Monday, August 1, 2016

Awake August 2016 - First

Brain fog lifts, carried aloft by swirling scents of fresh brewed coffee.

Today is Midsummer. Lammas or Lughnasadh is upon us. Lughnasadh or Lughnasa (pronounced /ˈluːnəsə/, LOO-nə-sə; Irish: Lúnasa, /ˈl̪ˠuːn̪ˠəsˠə/; Scottish Gaelic: Lùnastal, [ˈl̪ˠu:nəsd̥əl̪ˠ]; Manx: Luanistyn, [ˈluanɪst̪ən]) is a Gaelic festival marking the beginning of the harvest season. Historically, it was widely observed throughout Ireland, Scotland and the Isle of Man.

In the early mornings at work, as I take my break and stand outside soaking in the beginnings of the day, I hear crows calling from their perch on tops of buildings and from pine trees and power poles. Their insistent caws are a harbinger of cooler days and autumn scents. While it seems wrong to speak of the lessening of our daylight hours when the temperatures locally are still hovering at the 90* mark, all too soon leaves will begin to change and cold winds will chase the tendrils of bonfire smoke across the sky.

For now, though, the bounty of the diligent farmers and urban gardeners are filling baskets and bags with fruits and vegetables. From apples to zucchini, industrious hands and sweaty brows are preserving and processing foods to be enjoyed and shared with friends and neighbors. Beets and beans, corn and cucumbers, tomatoes and turnips. Farmer's markets and roadside stands are awash in produce to be carried home and prepared 'just the way Momma always made it'. 

Hay is cut, and baled or rolled to feed the livestock through the cold months. Early mornings yield the sound of engines echoing through the mountain fog and river mist, as the heavier labors are tackled before the heat of the day builds and then breaks with rumbles of thunder and work stopping rain. If you drive through rural communities, you are very likely to spy someone sitting on the front porch snapping beans after supper, listening to the song of birds and the croak of frogs.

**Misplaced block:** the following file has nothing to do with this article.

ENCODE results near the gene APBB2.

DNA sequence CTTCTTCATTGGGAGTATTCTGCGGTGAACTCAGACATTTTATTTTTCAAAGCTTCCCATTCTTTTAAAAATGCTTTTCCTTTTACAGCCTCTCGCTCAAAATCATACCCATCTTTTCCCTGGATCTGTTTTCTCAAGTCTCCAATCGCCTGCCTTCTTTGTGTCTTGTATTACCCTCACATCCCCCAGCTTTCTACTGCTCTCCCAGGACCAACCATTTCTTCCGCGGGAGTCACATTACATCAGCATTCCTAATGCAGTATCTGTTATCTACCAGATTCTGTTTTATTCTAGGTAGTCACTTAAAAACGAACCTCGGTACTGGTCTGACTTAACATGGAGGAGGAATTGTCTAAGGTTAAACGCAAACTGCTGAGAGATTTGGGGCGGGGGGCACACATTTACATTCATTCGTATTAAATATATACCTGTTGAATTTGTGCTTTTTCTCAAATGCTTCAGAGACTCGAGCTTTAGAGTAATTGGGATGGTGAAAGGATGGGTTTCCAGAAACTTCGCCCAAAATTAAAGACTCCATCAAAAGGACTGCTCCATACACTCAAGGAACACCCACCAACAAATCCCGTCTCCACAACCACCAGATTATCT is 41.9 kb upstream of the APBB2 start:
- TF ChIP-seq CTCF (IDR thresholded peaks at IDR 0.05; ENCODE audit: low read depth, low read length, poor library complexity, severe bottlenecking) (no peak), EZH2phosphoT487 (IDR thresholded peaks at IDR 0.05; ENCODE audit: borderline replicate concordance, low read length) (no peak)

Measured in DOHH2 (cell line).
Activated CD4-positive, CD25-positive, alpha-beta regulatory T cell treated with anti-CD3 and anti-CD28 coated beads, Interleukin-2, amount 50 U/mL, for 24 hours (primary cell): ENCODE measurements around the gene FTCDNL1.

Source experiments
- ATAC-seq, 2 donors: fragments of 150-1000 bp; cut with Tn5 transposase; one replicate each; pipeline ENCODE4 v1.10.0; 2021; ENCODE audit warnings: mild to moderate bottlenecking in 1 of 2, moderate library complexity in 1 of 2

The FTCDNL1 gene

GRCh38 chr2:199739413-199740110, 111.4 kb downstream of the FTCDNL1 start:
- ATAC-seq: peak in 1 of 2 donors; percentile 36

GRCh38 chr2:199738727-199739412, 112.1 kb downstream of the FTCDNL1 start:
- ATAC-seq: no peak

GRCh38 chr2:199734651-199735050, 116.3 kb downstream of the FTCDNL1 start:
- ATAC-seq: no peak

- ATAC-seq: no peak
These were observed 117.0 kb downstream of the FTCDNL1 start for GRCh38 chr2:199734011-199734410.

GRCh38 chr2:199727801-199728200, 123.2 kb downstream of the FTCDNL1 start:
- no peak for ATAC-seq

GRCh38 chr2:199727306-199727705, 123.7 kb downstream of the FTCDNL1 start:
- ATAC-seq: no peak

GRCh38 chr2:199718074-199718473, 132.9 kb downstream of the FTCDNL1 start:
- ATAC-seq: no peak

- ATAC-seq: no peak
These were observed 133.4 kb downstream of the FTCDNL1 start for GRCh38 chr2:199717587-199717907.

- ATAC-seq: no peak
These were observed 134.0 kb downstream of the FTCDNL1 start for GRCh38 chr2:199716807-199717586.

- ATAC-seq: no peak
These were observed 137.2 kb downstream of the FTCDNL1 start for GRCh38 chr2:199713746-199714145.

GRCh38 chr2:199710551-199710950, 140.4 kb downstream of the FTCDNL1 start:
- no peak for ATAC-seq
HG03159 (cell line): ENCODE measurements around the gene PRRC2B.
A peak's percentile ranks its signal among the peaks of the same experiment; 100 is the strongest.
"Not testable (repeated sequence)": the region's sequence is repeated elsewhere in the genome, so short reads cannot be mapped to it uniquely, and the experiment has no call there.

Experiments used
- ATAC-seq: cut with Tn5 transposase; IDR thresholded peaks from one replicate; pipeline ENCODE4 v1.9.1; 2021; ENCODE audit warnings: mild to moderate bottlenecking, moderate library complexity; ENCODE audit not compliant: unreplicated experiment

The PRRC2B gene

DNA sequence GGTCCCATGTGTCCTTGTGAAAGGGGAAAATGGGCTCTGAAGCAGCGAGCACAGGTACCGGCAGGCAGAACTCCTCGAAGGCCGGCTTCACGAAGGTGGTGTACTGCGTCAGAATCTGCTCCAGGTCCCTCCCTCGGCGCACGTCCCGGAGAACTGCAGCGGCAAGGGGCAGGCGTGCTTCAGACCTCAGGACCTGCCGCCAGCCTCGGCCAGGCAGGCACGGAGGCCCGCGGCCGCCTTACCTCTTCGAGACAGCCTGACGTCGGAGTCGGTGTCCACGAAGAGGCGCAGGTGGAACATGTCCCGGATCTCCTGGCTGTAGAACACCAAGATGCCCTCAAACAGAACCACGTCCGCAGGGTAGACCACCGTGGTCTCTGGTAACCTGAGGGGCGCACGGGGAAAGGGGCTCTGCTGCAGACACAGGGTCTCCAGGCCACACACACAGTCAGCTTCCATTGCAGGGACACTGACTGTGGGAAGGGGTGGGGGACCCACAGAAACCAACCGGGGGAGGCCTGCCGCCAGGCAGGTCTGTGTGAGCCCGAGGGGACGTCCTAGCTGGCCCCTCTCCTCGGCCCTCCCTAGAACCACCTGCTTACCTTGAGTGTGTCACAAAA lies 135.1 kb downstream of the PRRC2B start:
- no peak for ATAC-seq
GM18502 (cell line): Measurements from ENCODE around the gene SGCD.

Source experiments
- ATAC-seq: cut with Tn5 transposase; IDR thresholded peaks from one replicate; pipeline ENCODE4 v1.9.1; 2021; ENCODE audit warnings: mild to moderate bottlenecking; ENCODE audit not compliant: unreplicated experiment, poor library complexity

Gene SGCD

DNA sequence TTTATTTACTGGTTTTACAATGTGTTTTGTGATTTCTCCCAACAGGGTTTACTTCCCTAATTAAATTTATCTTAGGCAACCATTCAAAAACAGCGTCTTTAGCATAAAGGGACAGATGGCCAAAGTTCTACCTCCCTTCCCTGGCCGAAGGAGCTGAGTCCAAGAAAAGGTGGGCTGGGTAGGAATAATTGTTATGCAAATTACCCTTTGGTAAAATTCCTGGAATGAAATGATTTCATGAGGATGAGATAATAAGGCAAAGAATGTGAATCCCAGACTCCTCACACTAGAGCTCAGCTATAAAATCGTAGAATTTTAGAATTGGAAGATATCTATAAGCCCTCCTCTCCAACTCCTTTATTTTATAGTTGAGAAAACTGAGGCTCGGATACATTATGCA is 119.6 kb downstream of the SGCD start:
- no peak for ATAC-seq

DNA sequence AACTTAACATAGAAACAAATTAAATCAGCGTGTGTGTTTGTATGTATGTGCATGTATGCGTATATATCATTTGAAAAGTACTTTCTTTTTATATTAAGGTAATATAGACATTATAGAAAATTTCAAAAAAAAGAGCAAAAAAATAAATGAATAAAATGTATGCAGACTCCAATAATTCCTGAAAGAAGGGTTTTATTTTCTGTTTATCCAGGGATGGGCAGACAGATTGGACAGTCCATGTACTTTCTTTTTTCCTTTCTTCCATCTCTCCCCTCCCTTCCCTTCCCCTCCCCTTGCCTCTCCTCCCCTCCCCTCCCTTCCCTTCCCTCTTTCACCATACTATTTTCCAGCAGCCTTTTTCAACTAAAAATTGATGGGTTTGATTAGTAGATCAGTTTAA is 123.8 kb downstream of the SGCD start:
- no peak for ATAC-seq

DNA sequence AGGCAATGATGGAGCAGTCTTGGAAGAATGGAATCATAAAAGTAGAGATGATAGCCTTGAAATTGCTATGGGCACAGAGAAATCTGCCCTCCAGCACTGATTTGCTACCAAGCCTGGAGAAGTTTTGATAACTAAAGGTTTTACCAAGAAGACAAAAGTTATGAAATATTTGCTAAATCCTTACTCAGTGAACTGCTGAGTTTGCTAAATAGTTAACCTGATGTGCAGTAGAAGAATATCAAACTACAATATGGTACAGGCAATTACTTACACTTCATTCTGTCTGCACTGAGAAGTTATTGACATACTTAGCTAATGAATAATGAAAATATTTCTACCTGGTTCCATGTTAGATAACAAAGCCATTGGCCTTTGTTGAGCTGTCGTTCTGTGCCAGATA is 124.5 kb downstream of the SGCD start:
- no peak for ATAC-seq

Shadows are already growing long, and the lush shades of green brought forth by the blessed evening rains carry the scent of warm soil and blooming flowers. 

And so the wheel turns. 

Busy days have been the norm, and busier times are ahead. 

I plan to take time, this August, time to see and smell and hear and just be. Less time for mindless entertainment and politics, more time for mindfulness and  nurturing my friendships. More time for me and you my friends to savor the gifts of love and caring we share. In the large, and small, ways that we enrich the lives of others we reap a harvest of the spirit. 

I have a vision of Earth, healed, one kind word and caring deed at a time. 


  1. Ahhhhhh, reaping the harvest and sharing the bounty...such a blessed time of year! I want just one more harvest at home in my lifetime, and it being just as you described. We are harvesting now on this English farm and it is the same in some respects but so very different in others. I want just one more in our mountains...just as you described.

    1. I hope for you that you can have at least one more Appalachian Summer/Autumn. Glennah. I know how your soul keens for home, even though you love your life in England. These mountains do plant deep and true roots in our spirits that cannot be denied.